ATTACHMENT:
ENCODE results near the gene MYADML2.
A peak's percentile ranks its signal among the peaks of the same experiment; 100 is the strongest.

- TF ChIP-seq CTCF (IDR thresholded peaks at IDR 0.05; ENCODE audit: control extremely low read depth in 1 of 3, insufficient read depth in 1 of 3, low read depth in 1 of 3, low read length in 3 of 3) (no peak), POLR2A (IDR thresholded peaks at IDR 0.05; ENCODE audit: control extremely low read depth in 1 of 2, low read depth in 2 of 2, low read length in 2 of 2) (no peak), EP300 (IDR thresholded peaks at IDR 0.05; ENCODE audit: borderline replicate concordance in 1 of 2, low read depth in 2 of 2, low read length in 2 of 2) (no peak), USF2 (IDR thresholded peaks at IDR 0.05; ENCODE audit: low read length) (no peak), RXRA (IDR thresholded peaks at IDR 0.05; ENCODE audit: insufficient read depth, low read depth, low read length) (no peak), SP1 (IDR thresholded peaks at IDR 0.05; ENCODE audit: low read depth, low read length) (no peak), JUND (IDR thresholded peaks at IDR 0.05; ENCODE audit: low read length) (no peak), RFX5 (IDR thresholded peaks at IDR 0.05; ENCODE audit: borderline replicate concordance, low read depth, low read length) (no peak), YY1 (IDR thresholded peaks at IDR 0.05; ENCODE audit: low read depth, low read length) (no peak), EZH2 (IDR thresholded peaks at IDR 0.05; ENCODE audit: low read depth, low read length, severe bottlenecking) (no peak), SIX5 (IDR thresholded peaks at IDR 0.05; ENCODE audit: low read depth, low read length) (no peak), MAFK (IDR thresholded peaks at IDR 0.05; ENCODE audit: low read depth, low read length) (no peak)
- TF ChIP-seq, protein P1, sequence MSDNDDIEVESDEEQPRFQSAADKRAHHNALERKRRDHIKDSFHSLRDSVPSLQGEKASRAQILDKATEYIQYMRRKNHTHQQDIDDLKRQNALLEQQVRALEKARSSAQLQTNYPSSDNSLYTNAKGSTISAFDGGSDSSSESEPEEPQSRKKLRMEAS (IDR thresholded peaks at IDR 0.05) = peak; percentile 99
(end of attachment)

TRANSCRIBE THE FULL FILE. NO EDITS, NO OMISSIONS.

ENCODE results near the gene MYADML2.
A peak's percentile ranks its signal among the peaks of the same experiment; 100 is the strongest.

- TF ChIP-seq CTCF (IDR thresholded peaks at IDR 0.05; ENCODE audit: control extremely low read depth in 1 of 3, insufficient read depth in 1 of 3, low read depth in 1 of 3, low read length in 3 of 3) (no peak), POLR2A (IDR thresholded peaks at IDR 0.05; ENCODE audit: control extremely low read depth in 1 of 2, low read depth in 2 of 2, low read length in 2 of 2) (no peak), EP300 (IDR thresholded peaks at IDR 0.05; ENCODE audit: borderline replicate concordance in 1 of 2, low read depth in 2 of 2, low read length in 2 of 2) (no peak), USF2 (IDR thresholded peaks at IDR 0.05; ENCODE audit: low read length) (no peak), RXRA (IDR thresholded peaks at IDR 0.05; ENCODE audit: insufficient read depth, low read depth, low read length) (no peak), SP1 (IDR thresholded peaks at IDR 0.05; ENCODE audit: low read depth, low read length) (no peak), JUND (IDR thresholded peaks at IDR 0.05; ENCODE audit: low read length) (no peak), RFX5 (IDR thresholded peaks at IDR 0.05; ENCODE audit: borderline replicate concordance, low read depth, low read length) (no peak), YY1 (IDR thresholded peaks at IDR 0.05; ENCODE audit: low read depth, low read length) (no peak), EZH2 (IDR thresholded peaks at IDR 0.05; ENCODE audit: low read depth, low read length, severe bottlenecking) (no peak), SIX5 (IDR thresholded peaks at IDR 0.05; ENCODE audit: low read depth, low read length) (no peak), MAFK (IDR thresholded peaks at IDR 0.05; ENCODE audit: low read depth, low read length) (no peak)
- TF ChIP-seq, protein P1, sequence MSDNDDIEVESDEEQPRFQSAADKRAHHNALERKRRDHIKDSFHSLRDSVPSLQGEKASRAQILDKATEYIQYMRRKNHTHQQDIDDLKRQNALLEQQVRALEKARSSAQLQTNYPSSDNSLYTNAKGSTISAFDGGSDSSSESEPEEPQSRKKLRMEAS (IDR thresholded peaks at IDR 0.05) = peak; percentile 99